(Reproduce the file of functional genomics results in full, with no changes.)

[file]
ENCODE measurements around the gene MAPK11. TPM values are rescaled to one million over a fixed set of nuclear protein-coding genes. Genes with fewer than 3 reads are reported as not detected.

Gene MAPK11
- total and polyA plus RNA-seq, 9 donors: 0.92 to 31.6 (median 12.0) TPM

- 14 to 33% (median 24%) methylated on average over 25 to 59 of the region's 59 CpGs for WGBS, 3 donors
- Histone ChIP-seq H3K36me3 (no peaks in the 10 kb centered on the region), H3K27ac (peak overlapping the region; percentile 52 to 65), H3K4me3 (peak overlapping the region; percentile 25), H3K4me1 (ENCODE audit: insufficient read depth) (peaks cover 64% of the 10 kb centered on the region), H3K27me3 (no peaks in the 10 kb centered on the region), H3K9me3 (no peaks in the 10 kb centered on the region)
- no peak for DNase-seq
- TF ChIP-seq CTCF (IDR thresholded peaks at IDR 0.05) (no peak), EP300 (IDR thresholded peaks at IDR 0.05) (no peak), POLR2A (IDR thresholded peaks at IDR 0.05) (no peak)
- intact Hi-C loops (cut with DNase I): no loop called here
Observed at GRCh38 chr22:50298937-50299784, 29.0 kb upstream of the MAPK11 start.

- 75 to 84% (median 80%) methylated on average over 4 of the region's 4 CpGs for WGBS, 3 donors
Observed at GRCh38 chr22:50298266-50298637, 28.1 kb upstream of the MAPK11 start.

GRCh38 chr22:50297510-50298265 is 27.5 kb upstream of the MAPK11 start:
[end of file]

ENCODE measurements around the gene MAPK11. TPM values are rescaled to one million over a fixed set of nuclear protein-coding genes. Genes with fewer than 3 reads are reported as not detected.

Gene MAPK11
- total and polyA plus RNA-seq, 9 donors: 0.92 to 31.6 (median 12.0) TPM

- 14 to 33% (median 24%) methylated on average over 25 to 59 of the region's 59 CpGs for WGBS, 3 donors
- Histone ChIP-seq H3K36me3 (no peaks in the 10 kb centered on the region), H3K27ac (peak overlapping the region; percentile 52 to 65), H3K4me3 (peak overlapping the region; percentile 25), H3K4me1 (ENCODE audit: insufficient read depth) (peaks cover 64% of the 10 kb centered on the region), H3K27me3 (no peaks in the 10 kb centered on the region), H3K9me3 (no peaks in the 10 kb centered on the region)
- no peak for DNase-seq
- TF ChIP-seq CTCF (IDR thresholded peaks at IDR 0.05) (no peak), EP300 (IDR thresholded peaks at IDR 0.05) (no peak), POLR2A (IDR thresholded peaks at IDR 0.05) (no peak)
- intact Hi-C loops (cut with DNase I): no loop called here
Observed at GRCh38 chr22:50298937-50299784, 29.0 kb upstream of the MAPK11 start.

- 75 to 84% (median 80%) methylated on average over 4 of the region's 4 CpGs for WGBS, 3 donors
Observed at GRCh38 chr22:50298266-50298637, 28.1 kb upstream of the MAPK11 start.

GRCh38 chr22:50297510-50298265 is 27.5 kb upstream of the MAPK11 start: